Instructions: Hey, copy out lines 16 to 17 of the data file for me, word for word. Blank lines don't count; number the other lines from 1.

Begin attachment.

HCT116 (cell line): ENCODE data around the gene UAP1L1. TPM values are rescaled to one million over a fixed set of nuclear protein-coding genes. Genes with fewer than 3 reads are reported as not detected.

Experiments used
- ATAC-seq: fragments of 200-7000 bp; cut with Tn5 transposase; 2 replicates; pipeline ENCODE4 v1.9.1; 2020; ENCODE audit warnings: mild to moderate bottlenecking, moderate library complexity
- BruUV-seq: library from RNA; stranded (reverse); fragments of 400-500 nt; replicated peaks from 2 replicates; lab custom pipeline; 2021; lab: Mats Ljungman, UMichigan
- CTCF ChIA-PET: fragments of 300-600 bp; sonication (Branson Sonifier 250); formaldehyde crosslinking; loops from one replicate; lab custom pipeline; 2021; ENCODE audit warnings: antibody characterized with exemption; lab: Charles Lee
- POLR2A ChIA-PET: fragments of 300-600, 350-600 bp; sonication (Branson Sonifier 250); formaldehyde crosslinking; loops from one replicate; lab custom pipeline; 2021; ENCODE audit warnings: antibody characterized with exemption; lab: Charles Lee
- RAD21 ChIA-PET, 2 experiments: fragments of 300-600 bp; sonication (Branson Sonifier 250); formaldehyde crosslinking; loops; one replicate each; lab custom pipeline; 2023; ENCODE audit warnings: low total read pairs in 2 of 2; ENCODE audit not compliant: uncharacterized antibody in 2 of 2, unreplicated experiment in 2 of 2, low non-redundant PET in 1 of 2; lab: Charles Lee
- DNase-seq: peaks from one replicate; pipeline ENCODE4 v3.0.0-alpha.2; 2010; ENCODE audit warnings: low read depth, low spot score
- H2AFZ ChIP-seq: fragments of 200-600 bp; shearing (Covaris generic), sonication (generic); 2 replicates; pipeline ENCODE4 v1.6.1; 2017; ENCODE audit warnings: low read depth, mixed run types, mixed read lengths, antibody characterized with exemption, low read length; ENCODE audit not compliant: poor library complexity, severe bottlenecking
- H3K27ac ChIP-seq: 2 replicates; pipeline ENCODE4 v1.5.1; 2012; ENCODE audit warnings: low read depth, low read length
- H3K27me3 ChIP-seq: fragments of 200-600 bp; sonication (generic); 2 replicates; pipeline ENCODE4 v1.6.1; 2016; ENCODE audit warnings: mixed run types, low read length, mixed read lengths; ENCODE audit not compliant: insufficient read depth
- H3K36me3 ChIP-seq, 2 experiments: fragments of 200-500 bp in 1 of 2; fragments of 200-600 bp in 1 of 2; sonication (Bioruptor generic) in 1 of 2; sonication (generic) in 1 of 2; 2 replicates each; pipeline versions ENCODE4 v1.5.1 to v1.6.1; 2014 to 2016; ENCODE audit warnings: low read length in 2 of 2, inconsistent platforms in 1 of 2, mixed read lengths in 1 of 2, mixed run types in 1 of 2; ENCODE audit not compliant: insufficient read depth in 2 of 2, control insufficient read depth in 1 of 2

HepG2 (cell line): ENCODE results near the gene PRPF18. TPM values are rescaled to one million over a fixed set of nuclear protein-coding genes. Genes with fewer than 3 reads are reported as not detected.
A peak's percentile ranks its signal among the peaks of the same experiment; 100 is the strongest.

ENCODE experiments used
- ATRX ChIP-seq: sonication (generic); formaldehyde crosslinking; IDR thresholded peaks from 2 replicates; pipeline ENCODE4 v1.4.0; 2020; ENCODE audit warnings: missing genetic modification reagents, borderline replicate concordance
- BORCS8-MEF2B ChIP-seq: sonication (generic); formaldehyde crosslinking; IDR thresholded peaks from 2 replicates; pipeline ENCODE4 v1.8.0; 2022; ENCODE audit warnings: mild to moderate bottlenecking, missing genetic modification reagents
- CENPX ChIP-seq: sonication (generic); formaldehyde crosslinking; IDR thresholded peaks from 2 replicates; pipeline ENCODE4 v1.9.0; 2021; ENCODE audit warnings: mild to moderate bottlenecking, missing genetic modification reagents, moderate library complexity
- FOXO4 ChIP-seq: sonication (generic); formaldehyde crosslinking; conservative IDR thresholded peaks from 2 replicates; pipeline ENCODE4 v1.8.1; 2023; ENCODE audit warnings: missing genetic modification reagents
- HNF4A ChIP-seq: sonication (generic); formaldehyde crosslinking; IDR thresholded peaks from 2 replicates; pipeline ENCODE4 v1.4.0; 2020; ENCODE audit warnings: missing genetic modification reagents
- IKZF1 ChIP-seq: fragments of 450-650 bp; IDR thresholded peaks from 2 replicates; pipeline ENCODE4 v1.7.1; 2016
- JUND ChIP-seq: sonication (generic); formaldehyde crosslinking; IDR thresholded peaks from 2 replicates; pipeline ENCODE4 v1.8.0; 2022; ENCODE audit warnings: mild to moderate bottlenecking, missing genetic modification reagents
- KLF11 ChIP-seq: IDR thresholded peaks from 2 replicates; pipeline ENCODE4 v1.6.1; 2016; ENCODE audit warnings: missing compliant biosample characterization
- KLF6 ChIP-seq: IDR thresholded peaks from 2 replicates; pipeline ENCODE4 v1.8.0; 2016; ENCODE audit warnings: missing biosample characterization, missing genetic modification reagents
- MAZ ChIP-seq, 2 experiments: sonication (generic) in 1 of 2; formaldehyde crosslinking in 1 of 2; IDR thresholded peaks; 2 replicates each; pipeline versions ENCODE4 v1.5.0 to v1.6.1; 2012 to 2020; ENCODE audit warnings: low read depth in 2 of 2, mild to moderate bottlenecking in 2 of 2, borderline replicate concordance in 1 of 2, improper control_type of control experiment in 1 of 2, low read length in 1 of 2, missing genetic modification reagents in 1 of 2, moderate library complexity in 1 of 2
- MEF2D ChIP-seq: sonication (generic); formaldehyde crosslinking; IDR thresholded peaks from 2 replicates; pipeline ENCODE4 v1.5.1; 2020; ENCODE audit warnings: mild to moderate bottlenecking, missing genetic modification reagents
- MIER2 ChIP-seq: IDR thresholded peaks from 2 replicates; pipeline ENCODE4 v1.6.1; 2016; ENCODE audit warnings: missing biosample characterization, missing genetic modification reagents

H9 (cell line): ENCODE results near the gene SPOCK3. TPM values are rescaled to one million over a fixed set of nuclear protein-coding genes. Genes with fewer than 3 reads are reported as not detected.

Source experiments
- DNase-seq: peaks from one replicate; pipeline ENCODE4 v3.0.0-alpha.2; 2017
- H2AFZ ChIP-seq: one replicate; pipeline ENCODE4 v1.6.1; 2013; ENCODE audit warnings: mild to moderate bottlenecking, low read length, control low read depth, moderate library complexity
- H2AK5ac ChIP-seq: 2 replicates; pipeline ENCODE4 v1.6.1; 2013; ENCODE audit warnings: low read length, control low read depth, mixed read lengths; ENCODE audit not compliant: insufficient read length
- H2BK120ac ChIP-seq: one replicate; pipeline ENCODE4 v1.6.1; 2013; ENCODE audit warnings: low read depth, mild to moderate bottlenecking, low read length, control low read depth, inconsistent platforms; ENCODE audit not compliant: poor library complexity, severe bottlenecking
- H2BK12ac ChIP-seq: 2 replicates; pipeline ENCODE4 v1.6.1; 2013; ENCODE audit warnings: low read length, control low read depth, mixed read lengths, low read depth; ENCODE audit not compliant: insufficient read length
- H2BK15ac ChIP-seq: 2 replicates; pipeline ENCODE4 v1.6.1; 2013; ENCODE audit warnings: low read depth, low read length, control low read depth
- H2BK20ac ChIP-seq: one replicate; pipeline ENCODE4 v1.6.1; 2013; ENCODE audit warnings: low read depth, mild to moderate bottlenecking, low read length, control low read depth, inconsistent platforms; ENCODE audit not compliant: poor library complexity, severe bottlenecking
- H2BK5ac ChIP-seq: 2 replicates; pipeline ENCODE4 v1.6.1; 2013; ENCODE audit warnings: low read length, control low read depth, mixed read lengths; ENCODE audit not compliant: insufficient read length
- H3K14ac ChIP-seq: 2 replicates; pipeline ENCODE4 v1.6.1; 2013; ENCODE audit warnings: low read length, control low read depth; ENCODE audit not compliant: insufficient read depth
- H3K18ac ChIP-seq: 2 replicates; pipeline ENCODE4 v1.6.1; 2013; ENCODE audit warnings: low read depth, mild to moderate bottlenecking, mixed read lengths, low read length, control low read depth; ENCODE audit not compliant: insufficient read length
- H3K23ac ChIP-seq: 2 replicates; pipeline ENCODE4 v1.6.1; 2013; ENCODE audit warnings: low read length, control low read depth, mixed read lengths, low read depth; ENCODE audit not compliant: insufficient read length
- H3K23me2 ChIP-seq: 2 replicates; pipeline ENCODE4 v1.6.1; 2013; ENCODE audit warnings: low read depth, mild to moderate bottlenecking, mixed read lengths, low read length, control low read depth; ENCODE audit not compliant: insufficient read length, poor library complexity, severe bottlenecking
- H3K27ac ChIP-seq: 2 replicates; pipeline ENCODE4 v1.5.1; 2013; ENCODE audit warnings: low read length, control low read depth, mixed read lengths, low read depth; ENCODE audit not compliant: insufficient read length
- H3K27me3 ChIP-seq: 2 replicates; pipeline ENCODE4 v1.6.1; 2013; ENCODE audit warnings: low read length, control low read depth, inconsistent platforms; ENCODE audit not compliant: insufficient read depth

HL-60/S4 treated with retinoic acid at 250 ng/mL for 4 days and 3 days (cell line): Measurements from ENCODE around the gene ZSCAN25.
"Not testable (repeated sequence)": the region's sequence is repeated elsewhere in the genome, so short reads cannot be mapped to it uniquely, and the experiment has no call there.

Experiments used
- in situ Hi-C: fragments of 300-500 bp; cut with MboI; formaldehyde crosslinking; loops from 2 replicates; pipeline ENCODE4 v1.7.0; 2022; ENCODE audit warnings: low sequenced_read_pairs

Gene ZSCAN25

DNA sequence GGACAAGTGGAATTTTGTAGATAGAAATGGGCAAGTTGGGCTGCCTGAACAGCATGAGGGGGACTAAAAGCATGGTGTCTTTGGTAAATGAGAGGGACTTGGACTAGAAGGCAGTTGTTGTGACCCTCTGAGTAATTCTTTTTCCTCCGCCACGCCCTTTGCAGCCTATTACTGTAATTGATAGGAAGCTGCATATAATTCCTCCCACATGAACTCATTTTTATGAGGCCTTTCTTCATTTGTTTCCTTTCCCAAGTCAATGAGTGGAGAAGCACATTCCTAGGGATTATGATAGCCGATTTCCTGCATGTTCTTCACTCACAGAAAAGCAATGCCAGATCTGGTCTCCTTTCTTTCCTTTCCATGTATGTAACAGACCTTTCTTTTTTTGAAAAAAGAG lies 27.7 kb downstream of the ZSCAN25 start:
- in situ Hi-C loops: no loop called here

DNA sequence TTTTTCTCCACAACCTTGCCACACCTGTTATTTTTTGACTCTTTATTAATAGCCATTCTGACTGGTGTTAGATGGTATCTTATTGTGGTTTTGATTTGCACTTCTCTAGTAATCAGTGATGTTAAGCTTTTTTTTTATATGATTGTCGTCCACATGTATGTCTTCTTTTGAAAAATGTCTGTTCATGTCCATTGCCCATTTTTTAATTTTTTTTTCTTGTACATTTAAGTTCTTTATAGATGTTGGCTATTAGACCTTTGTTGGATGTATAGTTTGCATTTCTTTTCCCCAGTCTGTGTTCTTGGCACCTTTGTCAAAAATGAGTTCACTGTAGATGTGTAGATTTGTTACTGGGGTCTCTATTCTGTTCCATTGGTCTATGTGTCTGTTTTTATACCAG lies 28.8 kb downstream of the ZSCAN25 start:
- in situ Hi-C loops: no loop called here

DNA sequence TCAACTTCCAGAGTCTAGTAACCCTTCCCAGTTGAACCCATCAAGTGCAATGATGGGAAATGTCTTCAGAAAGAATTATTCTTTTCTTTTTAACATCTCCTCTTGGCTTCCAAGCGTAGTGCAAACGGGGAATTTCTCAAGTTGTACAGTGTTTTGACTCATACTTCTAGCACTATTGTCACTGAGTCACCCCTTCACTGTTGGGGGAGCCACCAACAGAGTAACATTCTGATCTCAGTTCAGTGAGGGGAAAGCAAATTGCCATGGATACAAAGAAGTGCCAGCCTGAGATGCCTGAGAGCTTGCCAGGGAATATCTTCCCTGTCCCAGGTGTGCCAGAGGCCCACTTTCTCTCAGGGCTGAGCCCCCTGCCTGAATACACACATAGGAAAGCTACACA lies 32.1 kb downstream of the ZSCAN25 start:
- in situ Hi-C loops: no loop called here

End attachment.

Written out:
- ATRX ChIP-seq: sonication (generic); formaldehyde crosslinking; IDR thresholded peaks from 2 replicates; pipeline ENCODE4 v1.4.0; 2020; ENCODE audit warnings: missing genetic modification reagents, borderline replicate concordance
- BORCS8-MEF2B ChIP-seq: sonication (generic); formaldehyde crosslinking; IDR thresholded peaks from 2 replicates; pipeline ENCODE4 v1.8.0; 2022; ENCODE audit warnings: mild to moderate bottlenecking, missing genetic modification reagents